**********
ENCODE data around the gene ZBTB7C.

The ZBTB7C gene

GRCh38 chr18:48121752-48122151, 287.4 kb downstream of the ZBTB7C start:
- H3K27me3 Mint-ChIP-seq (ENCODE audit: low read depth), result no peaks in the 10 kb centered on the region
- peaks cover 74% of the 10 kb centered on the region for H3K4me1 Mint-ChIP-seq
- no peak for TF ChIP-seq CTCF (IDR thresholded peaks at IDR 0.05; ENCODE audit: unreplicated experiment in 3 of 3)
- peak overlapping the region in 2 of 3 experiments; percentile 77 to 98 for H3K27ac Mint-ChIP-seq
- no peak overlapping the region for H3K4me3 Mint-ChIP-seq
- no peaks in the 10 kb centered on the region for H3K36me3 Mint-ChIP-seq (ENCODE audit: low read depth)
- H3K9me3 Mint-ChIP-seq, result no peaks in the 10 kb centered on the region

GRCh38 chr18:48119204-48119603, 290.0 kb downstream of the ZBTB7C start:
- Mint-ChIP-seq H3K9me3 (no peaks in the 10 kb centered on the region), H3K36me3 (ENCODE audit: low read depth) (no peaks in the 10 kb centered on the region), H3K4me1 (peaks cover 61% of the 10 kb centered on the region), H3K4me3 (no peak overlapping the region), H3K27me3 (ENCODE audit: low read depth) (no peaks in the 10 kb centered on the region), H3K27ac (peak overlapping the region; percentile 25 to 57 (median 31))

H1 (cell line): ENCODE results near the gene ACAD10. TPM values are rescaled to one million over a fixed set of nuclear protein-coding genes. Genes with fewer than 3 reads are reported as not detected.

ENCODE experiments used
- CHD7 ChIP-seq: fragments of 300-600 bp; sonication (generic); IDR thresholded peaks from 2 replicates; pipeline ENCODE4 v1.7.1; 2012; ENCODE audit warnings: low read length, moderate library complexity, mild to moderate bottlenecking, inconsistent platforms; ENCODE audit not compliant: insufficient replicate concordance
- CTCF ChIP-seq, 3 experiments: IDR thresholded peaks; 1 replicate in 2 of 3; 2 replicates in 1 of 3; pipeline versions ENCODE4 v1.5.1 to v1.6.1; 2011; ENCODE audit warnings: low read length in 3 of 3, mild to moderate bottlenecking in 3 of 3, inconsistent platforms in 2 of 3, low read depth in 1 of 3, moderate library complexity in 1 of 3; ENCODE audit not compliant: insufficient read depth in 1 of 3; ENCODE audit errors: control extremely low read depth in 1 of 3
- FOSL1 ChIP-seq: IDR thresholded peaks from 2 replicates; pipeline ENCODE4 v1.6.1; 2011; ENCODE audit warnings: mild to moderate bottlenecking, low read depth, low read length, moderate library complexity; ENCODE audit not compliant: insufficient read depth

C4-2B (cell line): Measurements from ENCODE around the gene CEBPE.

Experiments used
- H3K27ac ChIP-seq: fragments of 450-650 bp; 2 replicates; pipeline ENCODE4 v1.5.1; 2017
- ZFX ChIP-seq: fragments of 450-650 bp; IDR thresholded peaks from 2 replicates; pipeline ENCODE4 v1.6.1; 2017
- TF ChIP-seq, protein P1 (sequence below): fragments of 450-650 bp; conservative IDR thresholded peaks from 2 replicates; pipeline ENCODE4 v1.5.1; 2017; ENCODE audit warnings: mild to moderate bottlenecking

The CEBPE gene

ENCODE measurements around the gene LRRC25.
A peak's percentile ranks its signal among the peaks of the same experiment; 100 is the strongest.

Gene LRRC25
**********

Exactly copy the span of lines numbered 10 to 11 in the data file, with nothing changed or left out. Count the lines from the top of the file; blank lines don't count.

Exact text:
- H3K9me3 Mint-ChIP-seq, result no peaks in the 10 kb centered on the region

GRCh38 chr18:48119204-48119603, 290.0 kb downstream of the ZBTB7C start: